Factors like stress, anxiety and nutrition can affect menstruation. Changes to the menstrual cycle have been reported following infection with COVID-19 and in women affected by long-COVID. It's important that anyone experiencing menstrual disorders and / or unexpected vaginal bleeding, such as post-menopausal bleeding, seek medical advice.
According to Public Health Ontario, there is no evidence to date to suggest that COVID-19 vaccination impacts male fertility. Studies evaluating male sperm parameters before and after receiving two doses of mRNA vaccine have not demonstrated differences. Evidence has shown a rare impact on male fertility after COVID-19 infection .
Unless otherwise contraindicated, couples or individuals planning to conceive should receive the COVID-19 vaccination as soon as possible.
Watch Dr. Darine El-Chaâr, Maternal Fetal Medicine Specialist at The Ottawa Hospital, explain that there is no evidence that COVID-19 vaccines cause fertility issues.
No. According to the Society of Obstetricians and Gynecologists of Canada, there is no evidence or reason to suspect that the COVID-19 vaccine could impair male or female fertility.
While the proteins syncytin-1 (used for placental implantation) and the SARS-CoV-2 spike protein have several similar amino acids, they remain vastly different. The antibodies produced against the SARS-CoV-2 spike protein will not block syncitin-1.
The concern around fertility seems to have started as a random Internet rumour that has gained traction. This rumour is false. Some people who voice this concern speak of "fertility research" around this vaccine. However, no such research exists. This is all driven by rumors. Overwhelmingly, medical science experts agree that currently there is no evidence of an increased risk of infertility after COVID-19 vaccination. Check the reliability of any online news before sharing.
Unfortunately, pregnant individuals are at high risk of being hospitalized with COVID-19. Those planning to become pregnant soon should receive all recommended doses of COVID-19 vaccine.
If you got pregnant after receiving your first dose, you can get your second dose as scheduled. Visit the COVID-19 Vaccine Frequently Asked Questions page for information on what side effects may be like after your second dose.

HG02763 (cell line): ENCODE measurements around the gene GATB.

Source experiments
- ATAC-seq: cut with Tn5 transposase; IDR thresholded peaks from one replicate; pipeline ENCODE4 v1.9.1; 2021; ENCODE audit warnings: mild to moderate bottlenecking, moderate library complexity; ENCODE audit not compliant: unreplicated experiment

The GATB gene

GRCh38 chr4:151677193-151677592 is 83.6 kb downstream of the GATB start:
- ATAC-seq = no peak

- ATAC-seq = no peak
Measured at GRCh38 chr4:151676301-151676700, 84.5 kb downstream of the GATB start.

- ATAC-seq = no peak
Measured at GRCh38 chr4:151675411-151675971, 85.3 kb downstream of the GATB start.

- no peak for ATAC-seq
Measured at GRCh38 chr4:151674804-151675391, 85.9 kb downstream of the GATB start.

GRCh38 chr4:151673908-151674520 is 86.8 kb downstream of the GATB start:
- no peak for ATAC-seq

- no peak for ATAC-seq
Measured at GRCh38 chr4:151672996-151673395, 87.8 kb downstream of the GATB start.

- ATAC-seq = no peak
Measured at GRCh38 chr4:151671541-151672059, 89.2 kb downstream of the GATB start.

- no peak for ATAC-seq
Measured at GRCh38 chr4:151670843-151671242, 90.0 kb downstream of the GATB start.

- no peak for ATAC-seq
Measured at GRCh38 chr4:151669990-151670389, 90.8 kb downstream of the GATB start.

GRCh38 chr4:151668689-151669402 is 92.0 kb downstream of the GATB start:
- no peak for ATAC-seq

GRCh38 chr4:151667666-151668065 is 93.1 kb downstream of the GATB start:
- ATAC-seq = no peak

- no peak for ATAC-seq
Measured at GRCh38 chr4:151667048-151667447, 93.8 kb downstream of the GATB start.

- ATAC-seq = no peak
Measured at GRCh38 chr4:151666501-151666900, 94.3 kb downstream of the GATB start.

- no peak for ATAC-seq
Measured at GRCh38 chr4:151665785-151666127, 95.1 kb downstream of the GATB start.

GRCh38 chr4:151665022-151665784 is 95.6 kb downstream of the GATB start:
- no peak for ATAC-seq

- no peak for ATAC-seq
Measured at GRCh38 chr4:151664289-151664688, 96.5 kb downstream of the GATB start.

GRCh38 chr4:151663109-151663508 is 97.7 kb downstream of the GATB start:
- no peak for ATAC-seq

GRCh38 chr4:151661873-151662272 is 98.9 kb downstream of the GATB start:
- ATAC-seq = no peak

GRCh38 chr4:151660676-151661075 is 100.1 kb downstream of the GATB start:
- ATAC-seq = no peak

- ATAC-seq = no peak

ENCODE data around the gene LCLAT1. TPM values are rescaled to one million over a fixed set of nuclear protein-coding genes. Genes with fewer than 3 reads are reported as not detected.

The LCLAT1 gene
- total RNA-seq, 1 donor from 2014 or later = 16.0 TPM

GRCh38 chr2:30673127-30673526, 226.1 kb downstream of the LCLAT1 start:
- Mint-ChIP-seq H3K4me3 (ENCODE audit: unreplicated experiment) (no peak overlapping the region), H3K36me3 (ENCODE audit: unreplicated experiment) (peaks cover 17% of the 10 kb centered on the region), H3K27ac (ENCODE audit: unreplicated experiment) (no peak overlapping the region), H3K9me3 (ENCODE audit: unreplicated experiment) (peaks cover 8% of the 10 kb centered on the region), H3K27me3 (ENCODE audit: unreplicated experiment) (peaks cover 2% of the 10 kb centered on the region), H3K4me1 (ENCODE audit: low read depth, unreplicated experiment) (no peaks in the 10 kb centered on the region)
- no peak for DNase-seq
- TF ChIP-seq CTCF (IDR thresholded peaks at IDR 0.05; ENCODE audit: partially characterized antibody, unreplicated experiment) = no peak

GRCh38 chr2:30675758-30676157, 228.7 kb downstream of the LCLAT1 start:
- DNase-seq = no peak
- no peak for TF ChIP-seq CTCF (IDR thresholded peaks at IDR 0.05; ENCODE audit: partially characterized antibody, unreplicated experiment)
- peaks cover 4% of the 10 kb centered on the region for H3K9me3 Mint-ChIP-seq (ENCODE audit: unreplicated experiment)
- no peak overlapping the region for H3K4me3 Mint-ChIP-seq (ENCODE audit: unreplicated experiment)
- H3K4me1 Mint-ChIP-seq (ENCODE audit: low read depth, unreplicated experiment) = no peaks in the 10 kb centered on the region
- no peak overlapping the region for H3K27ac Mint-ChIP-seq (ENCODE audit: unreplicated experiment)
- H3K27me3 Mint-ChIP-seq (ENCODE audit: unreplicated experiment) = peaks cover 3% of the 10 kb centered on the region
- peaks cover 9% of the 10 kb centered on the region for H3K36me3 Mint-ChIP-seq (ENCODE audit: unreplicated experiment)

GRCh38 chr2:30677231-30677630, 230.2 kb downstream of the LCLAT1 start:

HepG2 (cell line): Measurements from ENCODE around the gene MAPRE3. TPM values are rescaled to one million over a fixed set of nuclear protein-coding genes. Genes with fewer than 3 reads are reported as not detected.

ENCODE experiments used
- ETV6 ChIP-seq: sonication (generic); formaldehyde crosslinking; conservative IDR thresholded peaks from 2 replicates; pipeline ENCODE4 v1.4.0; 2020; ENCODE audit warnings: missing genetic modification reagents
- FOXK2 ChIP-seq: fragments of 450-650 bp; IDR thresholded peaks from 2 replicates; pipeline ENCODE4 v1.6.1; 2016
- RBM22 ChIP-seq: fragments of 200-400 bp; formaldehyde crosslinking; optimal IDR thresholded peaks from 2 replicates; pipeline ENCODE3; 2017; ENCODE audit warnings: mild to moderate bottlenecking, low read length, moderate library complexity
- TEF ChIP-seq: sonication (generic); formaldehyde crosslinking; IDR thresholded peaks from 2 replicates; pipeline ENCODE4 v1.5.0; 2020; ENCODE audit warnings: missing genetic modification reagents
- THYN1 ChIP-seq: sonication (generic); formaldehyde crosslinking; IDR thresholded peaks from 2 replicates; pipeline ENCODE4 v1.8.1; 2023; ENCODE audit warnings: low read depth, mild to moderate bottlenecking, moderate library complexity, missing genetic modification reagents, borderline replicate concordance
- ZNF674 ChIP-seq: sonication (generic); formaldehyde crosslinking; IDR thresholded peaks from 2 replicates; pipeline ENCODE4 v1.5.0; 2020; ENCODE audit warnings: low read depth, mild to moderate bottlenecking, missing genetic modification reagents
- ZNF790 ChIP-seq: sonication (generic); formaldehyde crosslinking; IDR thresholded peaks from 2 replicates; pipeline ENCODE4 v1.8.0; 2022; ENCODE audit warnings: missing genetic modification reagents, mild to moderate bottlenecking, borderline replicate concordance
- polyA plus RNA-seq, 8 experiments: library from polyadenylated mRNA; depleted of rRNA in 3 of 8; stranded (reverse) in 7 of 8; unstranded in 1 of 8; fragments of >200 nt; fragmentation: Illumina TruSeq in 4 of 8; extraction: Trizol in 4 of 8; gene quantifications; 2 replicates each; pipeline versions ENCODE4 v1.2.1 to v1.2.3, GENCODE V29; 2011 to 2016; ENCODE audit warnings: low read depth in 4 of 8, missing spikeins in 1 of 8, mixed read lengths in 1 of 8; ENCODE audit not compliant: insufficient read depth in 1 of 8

Check with your physician or fertility specialist.
Yes. You can get vaccinated at any time during your pregnancy. The National Advisory Committee on Immunization preferentially recommends that a complete vaccine series with an mRNA COVID-19 vaccine be offered to pregnant individuals.
Watch a short video from Niagara Health's Chief of Staff, Dr. Johan Viljoen, about getting the vaccine while you're pregnant.
Pregnancy care providers in Ontario are sharing a video message for pregnant individuals in multiple languages.
The risk of serious illness from COVID-19 outweighs any risk of being vaccinated during pregnancy. Unfortunately, pregnant individuals are at high risk of being hospitalized with COVID-19.
Adding to this concern:
While not required, it's best to speak with your health care provider to help you decide if the vaccine is right for you. Learn more about getting vaccinated and staying up to date with all recommended COVID-19 vaccine doses.
Yes. You can get any of Canada's approved COVID-19 vaccines when you're breastfeeding. The National Advisory Committee on Immunization recommends that a complete vaccine series with an mRNA COVID-19 vaccine be offered to breastfeeding individuals.
Recent data shows that mRNA from vaccines don't transfer into breast milk. Anti-COVID-19 antibodies produced by the breastfeeding person have been shown to transfer through the milk and provide protection to the infant. The vaccines are safe for the breastfeeding person.
The SickKids COVID-19 Vaccine Consult Service can answer questions and address concerns related to the COVID-19 vaccine for individuals who are pregnant, breastfeeding or planning to conceive.
Talk to your health care provider about the decision to get vaccinated.
For questions about COVID-19 vaccination, call the COVID-19 Info-Line at 905-688-8248 or 1-888-505-6074, press 7.